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Ole Miss working to fix breakdowns in run defense

The defensive strategy going into the season for Ole Miss seemed pretty simple: use another deep and talented front to clog running lanes on early downs before getting after the quarterback to help mask the secondary’s inexperience.

Things aren’t exactly going according to plan.

The back end of the defense has given up its share of big plays through the air, but the Rebels have had an equally hard time slowing teams down on the ground. No. 23 Ole Miss (1-2, 0-1 Southeastern Conference) is next to last in the SEC in rushing defense, allowing more than 242 yards per game, while surrendering 5 yards a carry and six rushing touchdowns through its first three games, categories in which only Vanderbilt and Kentucky are worse.

“We’ve got to get it fixed,” Ole Miss coach Hugh Freeze said.

It would be easy for the Rebels to blame some of that inexperience as well as injuries for the struggles. Three starters in the new-look secondary are freshmen or sophomores while graduate transfer Rommel Mageo, who’s become a more significant part of the linebacker rotation lately, is still getting up to speed in a new defense.

Ole Miss’ depth up front took a hit against Alabama with ends Fadol Brown (foot) and Victor Evans (concussion) out, and the Crimson Tide took advantage by rolling up 334 rushing yards, the most Ole Miss has allowed since yielding 350 to Texas in 2012.

Freeze hinted Monday that Brown, the Rebels’ bulkiest presence on the edge at 280 pounds, may be done for the season while Evans could return Saturday against No. 12 Georgia (11 a.m., ESPN), but the Rebels surrendered 161 rushing yards to Florida State and 248 more to FCS opponent Wofford with Brown and Evans available for parts of those games.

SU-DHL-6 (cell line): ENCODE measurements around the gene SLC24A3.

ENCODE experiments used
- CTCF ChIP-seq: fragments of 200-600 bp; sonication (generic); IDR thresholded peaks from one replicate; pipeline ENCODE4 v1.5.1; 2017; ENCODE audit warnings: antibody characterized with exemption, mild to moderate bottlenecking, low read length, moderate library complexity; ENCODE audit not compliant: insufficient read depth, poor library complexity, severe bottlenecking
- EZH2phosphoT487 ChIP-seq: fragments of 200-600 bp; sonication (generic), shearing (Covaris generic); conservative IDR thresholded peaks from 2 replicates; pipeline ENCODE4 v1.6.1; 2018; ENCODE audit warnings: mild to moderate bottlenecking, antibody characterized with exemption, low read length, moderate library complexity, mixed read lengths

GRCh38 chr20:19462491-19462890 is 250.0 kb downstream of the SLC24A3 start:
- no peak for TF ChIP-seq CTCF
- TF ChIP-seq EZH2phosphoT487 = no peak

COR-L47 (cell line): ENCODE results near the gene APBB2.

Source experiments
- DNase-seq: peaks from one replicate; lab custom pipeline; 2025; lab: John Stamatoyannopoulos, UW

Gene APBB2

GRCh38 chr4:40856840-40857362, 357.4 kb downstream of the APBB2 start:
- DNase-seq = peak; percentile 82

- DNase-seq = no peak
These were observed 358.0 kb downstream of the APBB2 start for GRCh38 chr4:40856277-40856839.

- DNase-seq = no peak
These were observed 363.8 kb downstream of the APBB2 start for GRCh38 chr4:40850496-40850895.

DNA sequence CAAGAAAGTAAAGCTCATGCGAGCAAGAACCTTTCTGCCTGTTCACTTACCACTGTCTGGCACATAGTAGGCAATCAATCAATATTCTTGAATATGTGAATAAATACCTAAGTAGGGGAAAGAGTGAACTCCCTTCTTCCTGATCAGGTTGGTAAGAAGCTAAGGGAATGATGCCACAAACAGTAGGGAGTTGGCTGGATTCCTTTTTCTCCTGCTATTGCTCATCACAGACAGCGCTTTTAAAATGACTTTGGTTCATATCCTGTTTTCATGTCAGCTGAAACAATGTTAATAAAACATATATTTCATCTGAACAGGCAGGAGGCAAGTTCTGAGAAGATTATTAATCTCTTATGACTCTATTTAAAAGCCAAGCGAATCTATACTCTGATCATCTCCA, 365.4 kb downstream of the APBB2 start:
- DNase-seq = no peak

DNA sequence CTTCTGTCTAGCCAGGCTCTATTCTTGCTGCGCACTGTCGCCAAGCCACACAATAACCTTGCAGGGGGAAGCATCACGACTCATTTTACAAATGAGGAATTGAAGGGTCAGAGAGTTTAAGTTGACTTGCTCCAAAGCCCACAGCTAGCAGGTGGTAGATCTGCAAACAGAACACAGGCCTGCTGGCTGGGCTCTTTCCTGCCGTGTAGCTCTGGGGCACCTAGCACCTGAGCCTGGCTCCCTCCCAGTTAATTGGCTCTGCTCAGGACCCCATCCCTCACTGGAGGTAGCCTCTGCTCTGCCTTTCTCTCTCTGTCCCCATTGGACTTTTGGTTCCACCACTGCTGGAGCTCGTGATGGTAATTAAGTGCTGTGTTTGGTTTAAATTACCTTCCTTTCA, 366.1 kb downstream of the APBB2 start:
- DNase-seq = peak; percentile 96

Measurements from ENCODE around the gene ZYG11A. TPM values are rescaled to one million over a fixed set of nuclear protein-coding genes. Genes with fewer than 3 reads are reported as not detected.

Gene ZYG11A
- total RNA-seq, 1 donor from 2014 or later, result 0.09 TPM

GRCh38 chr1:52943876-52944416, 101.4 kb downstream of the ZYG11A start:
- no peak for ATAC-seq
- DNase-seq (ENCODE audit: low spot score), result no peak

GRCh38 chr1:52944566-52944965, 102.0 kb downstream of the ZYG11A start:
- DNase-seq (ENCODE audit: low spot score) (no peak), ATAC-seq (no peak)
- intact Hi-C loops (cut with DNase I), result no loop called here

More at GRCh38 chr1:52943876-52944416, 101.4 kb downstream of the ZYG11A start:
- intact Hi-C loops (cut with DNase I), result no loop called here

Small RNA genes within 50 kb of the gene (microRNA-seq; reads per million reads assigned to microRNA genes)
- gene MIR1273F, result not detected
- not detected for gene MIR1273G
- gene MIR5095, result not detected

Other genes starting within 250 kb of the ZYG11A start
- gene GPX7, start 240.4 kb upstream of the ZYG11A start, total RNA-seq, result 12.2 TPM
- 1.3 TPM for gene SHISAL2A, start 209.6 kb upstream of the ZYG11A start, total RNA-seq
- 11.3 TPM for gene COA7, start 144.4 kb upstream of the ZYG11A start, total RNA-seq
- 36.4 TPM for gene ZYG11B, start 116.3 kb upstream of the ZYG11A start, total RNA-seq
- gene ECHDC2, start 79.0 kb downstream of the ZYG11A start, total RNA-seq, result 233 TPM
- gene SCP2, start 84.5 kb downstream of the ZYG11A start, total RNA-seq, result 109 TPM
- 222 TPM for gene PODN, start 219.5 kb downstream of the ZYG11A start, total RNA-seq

With a front seven that still includes more experienced players in Issac Gross, D.J. Jones, Breeland Speaks, Marquis Haynes and DeMarquis Gates, it’s more than attrition.

“We’ve got to do a much better job of playing smarter and fitting things better than what we do,” defensive coordinator Dave Wommack said. “This team is young in some areas and there are some veterans in other areas, and we have to be smarter about our fits across the board.”

Out of place
Freeze said a lack of eye discipline is taking Ole Miss’ defenders out of position at times, leaving the Rebels vulnerable to cutbacks and creases that should be occupied by a defender. Alabama exploited it from every spot on the field with quarterback Jalen Hurts leading the Tide with 146 yards on the ground.

“Guys weren’t fitting,” Gross said. “The defensive line, we were going with the play, and they were rolling out and trying to spread us out. Guys just got to fit.”

The tests will continue Saturday against Georgia star running back Nick Chubb, the SEC’s second-leading rusher. Chubb has showed no ill effects of the gruesome knee injury he suffered last season, racking up 222 yards in the Bulldogs’ opener against North Carolina and 365 for the season.

“They will present a great challenge to us in the run game, and we’ve got to be sure our eyes are disciplined and our fits are correct,” Freeze said. “That has cost us almost every single time you’ve seen us get loose with our discipline that we get hit.”

Ole Miss has five days to work on it.

“Reps. Discipline. Demand it,” Freeze said. “We’ve got to all pitch in to help. This week there’s a big emphasis on that, so I expect to see it better and some things fixed Saturday.”